Devalapally H.,Absorption Systems LP | Li L.,Absorption Systems LP | Perdue M.L.,FluSolutions Consulting LLC | Ostrander G.K.,Florida State University
PLoS ONE | Year: 2013

We have demonstrated that simple formulations composed of the parent drug in combination with generally regarded as safe (GRAS) permeability enhancers are capable of dramatically increasing the absolute bioavailability of zanamivir. This has the advantage of not requiring modification of the drug structure to promote absorption, thus reducing the regulatory challenges involved in conversion of an inhaled to oral route of administration of an approved drug. Absolute bioavailability increases of up to 24-fold were observed when Capmul MCM L8 (composed of mono- and diglycerides of caprylic/capric acids in glycerol) was mixed with 1.5 mg of zanamivir and administered intraduodenally to rats. Rapid uptake (tmax of 5 min) and a Cmax of over 7200 ng/mL was achieved. Variation of the drug load or amount of enhancer demonstrated a generally linear variation in absorption, indicating an ability to optimize a formulation for a desired outcome such as a targeted Cmax for enzyme saturation. No absorption enhancement was observed when the enhancer was given 2 hr prior to drug administration, indicating, in combination with the observed tmax, that absorption enhancement is temporary. This property is significant and aligns well with therapeutic applications to limit undesirable drug-drug interactions, potentially due to the presence of other poorly absorbed polar drugs. These results suggest that optimal human oral dosage forms of zanamivir should be enteric-coated gelcaps or softgels for intraduodenal release. There continues to be a strong need and market for multiple neuraminidase inhibitors for influenza treatment. Creation of orally available formulations of inhibitor drugs that are currently administered intravenously or by inhalation would provide a significant improvement in treatment of influenza. The very simple GRAS formulation components and anticipated dosage forms would require low manufacturing costs and yield enhanced convenience. These results are being utilized to design prototype dosage forms for initial human pharmacokinetic studies. © 2013 Holmes et al.

Li J.,Absorption Systems LP | Wang Y.,Absorption Systems LP | Hidalgo I.J.,Absorption Systems LP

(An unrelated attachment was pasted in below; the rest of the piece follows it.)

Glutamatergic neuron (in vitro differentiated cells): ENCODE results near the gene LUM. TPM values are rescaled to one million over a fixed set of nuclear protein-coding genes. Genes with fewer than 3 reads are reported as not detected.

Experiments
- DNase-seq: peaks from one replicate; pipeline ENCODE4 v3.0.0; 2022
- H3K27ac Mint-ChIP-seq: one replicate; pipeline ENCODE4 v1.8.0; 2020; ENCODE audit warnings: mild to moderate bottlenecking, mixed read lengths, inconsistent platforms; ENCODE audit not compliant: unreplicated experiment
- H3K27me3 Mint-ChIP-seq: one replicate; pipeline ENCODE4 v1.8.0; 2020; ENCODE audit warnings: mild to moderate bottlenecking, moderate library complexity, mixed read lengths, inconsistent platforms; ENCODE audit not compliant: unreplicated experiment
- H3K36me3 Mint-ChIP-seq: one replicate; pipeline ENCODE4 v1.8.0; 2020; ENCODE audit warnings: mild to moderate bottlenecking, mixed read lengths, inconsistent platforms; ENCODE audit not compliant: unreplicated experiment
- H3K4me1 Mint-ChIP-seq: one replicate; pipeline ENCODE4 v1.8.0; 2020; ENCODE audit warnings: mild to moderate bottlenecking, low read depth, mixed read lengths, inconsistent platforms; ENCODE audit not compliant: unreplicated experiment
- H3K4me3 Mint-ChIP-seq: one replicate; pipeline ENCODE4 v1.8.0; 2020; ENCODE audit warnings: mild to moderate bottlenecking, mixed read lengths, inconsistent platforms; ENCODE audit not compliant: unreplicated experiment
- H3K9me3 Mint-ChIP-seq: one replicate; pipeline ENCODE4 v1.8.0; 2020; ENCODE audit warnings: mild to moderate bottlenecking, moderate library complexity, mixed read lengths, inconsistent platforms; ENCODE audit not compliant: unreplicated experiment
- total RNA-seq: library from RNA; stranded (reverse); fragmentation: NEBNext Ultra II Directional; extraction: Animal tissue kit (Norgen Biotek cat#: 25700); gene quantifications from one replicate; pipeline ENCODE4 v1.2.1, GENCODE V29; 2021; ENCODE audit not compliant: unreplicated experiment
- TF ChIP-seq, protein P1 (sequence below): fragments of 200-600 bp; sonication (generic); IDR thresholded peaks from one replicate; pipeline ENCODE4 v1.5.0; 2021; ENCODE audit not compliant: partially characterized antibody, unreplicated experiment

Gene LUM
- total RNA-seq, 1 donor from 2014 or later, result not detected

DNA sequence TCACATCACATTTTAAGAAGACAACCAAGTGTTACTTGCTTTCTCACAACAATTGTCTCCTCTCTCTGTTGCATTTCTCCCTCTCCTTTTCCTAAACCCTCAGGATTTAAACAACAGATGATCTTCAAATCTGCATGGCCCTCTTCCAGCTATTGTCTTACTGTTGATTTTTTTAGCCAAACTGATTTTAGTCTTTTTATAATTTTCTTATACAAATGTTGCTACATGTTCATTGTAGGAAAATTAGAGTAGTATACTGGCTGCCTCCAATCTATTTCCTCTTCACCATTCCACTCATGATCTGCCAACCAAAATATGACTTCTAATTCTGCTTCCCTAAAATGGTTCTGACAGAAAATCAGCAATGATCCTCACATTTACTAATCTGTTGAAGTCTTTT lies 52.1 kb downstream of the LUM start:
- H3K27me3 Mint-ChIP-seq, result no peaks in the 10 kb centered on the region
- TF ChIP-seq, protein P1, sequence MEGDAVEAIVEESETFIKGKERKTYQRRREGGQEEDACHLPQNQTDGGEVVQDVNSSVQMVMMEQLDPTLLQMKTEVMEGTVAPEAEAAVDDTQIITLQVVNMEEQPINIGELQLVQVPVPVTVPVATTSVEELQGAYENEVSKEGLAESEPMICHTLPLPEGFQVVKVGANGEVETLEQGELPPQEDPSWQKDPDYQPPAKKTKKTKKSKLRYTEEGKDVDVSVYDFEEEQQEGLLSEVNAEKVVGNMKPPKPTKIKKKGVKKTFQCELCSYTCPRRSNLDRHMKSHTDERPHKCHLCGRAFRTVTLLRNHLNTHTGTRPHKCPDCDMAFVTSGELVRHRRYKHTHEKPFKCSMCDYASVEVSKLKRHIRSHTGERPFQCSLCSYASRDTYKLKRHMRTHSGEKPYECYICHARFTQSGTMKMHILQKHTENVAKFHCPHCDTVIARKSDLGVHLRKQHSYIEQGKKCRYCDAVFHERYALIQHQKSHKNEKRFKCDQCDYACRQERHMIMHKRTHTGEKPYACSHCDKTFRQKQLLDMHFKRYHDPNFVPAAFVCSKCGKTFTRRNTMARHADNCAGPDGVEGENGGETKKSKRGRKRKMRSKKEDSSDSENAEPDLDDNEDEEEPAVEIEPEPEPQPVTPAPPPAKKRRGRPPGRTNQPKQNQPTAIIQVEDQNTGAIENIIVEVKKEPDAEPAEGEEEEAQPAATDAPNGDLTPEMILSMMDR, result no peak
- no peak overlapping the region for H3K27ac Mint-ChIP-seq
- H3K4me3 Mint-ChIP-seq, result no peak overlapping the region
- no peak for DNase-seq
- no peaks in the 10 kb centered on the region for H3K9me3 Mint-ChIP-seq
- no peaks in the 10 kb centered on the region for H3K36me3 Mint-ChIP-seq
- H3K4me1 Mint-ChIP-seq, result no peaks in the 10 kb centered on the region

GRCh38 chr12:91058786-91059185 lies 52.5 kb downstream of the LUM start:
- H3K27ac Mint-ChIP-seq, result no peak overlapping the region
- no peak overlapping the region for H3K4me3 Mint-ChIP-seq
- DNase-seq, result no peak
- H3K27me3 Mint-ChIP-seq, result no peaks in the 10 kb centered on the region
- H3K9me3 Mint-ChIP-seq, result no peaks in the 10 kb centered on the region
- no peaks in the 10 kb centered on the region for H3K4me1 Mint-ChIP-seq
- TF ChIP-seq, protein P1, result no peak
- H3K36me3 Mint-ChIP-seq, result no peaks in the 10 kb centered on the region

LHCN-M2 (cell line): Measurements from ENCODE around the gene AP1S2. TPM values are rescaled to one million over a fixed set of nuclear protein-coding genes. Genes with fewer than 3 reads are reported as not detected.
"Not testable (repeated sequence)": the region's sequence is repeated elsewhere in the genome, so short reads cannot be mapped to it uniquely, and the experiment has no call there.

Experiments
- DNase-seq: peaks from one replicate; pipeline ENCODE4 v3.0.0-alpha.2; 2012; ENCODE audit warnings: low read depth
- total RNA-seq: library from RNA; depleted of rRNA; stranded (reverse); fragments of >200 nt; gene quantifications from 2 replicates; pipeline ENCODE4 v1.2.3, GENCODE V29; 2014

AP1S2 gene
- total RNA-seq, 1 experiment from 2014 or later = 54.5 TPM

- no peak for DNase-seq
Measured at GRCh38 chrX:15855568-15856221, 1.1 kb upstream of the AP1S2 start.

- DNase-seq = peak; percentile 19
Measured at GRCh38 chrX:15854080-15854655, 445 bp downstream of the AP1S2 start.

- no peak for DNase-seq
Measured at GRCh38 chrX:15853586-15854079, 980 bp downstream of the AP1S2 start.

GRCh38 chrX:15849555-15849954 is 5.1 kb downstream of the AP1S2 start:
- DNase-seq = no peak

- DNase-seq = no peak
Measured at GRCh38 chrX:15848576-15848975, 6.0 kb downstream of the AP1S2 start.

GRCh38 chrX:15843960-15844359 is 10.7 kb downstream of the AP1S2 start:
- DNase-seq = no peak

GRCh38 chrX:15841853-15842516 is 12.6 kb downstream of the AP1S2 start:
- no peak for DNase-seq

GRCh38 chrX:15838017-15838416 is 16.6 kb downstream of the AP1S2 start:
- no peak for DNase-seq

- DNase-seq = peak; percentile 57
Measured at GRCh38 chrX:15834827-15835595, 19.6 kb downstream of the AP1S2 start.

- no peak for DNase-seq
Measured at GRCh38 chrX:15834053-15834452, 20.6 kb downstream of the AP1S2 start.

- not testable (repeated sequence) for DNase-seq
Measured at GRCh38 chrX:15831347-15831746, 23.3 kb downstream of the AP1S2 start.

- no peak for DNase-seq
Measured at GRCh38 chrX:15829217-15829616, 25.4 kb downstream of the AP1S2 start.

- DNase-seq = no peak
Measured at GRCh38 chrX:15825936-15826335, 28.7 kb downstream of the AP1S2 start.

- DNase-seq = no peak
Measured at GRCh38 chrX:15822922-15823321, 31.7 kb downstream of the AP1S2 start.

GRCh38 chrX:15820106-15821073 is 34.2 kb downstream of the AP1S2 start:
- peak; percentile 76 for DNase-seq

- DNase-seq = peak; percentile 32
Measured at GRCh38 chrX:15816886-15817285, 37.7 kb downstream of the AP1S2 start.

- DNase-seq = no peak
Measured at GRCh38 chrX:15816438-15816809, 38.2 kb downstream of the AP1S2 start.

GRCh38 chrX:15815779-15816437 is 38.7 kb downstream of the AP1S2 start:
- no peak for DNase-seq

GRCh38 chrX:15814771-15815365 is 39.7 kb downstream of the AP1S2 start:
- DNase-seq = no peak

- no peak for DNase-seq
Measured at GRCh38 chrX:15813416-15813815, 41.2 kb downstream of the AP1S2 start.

Journal of Pharmaceutical Sciences | Year: 2013

Madin-Darby canine kidney (MDCK) cells transfected with the multidrug resistance 1 (MDR1) gene, MDR1-MDCK, are widely used as an in vitro model to classify compounds as human P-glycoprotein (hPgp) substrates or nonsubstrates. Because MDCK cells express endogenous canine Pgp (cPgp), which is prone to downregulation after transfection with hPgp, this situation could lead to false-negative classification of hPgp substrates. The aim of this study was to investigate factors that influence hPgp substrate classification in MDR1-MDCK model and to seek ways to reduce false classification. Three-compartment models were used to derive flux equations describing the drug transport processes; factors influencing hPgp substrate classification were evaluated by simulations. Pgp functionality was assessed by determining the bidirectional permeability of a series of test compounds. Expressions of hPgp and cPgp were measured by quantitative polymerase chain reaction (qPCR). Kinetic model analysis revealed that the current net flux ratio calculation for hPgp substrate classification is influenced by endogenous cPgp expression as well as hPgp-cPgp expression ratio; the effect was more pronounced in low hPgp-cPgp region and diminished in high ratio region. On the basis of kinetic considerations, this study provides a rational experimental approach and appropriate mathematical corrections to minimize the potential occurrence of false-negative classification of new molecular entities. © 2013 Wiley Periodicals, Inc.